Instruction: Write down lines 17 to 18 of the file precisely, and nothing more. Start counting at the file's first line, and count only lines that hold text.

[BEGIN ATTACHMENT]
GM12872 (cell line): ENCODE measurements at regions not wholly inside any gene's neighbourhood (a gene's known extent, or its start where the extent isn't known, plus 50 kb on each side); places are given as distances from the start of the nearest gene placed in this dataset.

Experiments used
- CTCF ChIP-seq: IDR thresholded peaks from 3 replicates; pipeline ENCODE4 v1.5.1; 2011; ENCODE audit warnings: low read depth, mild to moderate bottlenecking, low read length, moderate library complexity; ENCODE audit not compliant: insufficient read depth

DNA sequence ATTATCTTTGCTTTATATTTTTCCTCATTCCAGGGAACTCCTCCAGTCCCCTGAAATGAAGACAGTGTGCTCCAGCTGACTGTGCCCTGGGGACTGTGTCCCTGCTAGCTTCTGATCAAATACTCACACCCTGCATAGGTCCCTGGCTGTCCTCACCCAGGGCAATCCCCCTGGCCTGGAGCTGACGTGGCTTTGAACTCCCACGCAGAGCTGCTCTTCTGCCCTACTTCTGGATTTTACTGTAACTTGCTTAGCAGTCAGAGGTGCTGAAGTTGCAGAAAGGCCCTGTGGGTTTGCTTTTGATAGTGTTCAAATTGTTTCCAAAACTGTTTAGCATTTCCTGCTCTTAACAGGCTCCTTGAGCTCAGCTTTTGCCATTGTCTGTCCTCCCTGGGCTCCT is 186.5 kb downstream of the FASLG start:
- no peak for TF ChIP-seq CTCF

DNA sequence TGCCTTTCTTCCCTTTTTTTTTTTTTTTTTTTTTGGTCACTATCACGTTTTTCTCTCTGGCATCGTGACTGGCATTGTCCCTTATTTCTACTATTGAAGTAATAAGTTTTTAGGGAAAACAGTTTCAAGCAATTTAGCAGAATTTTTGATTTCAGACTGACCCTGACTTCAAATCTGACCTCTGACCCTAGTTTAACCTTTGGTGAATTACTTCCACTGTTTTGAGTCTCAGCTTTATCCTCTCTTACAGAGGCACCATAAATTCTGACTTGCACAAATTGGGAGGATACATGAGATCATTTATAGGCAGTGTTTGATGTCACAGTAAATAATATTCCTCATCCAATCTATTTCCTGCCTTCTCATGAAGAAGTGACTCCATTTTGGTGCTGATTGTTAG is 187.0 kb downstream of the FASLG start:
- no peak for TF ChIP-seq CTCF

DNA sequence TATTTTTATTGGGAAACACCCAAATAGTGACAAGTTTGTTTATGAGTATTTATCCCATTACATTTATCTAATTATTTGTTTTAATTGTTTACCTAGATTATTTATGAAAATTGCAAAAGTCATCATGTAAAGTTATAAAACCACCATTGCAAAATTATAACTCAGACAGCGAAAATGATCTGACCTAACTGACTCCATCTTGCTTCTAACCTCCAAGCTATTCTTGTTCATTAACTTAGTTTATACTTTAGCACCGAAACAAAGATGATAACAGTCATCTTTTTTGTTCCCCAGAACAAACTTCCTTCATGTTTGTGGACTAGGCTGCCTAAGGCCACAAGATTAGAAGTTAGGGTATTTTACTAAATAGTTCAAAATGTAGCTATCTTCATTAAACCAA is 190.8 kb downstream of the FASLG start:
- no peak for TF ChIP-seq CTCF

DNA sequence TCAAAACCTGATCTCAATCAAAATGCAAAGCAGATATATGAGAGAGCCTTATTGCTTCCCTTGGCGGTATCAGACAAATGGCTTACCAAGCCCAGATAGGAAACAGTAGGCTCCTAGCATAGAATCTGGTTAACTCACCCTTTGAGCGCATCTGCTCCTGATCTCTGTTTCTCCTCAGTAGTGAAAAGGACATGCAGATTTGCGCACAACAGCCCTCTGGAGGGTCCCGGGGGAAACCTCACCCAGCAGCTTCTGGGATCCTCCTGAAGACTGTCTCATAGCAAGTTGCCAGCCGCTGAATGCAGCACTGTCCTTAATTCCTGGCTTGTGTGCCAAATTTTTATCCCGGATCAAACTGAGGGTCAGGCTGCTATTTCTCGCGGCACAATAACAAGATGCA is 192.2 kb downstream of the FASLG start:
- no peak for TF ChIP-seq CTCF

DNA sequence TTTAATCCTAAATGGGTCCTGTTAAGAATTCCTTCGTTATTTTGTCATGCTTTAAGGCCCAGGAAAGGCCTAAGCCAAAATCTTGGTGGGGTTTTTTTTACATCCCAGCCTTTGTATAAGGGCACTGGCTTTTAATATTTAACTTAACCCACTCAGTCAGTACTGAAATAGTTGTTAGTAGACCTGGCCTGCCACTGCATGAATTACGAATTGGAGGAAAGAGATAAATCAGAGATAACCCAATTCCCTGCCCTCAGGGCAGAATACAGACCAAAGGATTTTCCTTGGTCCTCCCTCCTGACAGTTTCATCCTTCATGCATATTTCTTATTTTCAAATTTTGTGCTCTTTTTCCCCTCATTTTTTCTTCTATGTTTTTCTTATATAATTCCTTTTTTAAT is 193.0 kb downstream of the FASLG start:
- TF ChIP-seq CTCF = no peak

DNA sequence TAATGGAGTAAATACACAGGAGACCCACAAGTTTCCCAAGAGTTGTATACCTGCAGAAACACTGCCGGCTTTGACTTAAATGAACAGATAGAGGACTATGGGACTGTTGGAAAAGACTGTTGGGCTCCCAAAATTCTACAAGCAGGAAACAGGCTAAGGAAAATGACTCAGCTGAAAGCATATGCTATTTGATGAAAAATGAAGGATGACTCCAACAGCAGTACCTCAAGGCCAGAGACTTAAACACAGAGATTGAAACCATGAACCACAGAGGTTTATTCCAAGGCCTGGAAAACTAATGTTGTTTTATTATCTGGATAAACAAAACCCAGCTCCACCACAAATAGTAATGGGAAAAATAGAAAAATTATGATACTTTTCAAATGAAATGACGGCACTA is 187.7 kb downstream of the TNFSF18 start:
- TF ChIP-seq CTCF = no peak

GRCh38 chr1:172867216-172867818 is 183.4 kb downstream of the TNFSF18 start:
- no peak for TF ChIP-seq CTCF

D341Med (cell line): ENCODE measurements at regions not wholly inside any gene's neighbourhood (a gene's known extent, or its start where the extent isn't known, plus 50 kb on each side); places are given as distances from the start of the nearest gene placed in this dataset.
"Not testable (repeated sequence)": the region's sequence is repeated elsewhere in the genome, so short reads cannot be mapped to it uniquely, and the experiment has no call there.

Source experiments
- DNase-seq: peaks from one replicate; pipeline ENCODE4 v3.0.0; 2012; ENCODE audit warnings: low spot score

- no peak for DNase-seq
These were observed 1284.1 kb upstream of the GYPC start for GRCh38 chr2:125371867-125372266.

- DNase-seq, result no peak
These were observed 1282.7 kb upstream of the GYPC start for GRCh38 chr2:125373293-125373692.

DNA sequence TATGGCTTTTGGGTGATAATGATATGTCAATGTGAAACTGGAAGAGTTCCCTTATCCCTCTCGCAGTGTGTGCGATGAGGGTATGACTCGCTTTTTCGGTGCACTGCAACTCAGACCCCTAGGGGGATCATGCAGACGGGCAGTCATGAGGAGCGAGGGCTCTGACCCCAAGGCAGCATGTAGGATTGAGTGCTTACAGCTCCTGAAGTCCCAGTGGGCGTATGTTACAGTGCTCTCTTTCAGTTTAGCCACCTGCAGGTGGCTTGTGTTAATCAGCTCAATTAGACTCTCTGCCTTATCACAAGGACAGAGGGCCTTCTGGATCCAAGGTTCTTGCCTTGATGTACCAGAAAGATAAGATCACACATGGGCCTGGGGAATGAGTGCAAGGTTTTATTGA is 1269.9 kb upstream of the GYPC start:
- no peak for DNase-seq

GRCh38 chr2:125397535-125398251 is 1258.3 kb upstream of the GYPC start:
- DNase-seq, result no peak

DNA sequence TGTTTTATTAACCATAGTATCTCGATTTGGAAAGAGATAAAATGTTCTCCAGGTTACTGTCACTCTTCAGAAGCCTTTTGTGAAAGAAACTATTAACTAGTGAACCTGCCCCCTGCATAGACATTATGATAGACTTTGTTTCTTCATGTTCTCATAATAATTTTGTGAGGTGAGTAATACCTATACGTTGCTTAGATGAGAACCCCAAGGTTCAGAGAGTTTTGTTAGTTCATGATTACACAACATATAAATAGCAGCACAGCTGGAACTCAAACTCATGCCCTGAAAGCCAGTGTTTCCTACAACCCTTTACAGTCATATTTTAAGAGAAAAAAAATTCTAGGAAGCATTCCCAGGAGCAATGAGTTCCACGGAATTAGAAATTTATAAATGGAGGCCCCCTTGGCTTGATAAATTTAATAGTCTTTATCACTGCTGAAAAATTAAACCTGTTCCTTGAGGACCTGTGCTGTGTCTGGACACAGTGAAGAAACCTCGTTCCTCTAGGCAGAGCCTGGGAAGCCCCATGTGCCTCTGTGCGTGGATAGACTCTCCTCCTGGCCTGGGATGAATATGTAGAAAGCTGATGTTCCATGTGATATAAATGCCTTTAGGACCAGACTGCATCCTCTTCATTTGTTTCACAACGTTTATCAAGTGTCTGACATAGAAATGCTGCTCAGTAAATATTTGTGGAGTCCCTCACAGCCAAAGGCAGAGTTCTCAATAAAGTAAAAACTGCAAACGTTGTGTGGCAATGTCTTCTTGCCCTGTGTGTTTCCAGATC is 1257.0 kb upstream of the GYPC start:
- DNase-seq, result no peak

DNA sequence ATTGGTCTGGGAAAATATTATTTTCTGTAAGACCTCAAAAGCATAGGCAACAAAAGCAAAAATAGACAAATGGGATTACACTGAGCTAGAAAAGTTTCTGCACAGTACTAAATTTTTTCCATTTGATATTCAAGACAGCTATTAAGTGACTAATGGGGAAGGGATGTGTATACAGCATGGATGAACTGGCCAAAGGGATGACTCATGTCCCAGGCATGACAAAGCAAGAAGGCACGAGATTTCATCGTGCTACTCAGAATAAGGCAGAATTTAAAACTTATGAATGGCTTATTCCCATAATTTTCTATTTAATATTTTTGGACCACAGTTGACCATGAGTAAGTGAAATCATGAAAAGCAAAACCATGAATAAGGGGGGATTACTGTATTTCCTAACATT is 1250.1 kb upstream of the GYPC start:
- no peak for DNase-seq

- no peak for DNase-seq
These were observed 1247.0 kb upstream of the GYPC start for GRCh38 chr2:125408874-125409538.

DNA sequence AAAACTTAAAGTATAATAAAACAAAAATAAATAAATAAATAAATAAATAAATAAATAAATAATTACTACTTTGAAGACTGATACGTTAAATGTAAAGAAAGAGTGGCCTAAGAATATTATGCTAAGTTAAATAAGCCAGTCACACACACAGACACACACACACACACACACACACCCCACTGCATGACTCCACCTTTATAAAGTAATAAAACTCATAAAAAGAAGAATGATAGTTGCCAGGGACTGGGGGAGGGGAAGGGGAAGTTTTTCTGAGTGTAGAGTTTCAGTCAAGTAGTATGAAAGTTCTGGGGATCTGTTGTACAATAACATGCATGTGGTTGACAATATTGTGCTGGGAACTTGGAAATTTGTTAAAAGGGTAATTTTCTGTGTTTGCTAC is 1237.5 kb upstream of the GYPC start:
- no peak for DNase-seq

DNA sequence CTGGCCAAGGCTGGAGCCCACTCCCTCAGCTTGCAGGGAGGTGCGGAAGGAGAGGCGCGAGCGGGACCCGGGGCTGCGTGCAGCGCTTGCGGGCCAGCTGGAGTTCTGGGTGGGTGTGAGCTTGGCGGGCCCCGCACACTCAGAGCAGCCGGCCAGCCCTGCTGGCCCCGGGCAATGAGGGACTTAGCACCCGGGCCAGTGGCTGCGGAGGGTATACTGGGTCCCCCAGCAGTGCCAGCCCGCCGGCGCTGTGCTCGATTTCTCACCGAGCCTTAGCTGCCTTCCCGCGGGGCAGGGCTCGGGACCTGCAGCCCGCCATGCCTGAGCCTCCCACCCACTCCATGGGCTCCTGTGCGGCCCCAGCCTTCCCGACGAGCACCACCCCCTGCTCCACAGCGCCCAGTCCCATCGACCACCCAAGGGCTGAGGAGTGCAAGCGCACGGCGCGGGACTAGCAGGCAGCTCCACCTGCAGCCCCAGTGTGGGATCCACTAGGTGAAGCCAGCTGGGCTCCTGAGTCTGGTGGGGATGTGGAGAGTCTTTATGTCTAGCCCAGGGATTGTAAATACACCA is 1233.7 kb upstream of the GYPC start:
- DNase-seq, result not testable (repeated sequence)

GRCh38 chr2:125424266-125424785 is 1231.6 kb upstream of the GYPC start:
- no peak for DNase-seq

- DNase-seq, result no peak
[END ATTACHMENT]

- no peak for TF ChIP-seq CTCF

D341Med (cell line): ENCODE measurements at regions not wholly inside any gene's neighbourhood (a gene's known extent, or its start where the extent isn't known, plus 50 kb on each side); places are given as distances from the start of the nearest gene placed in this dataset.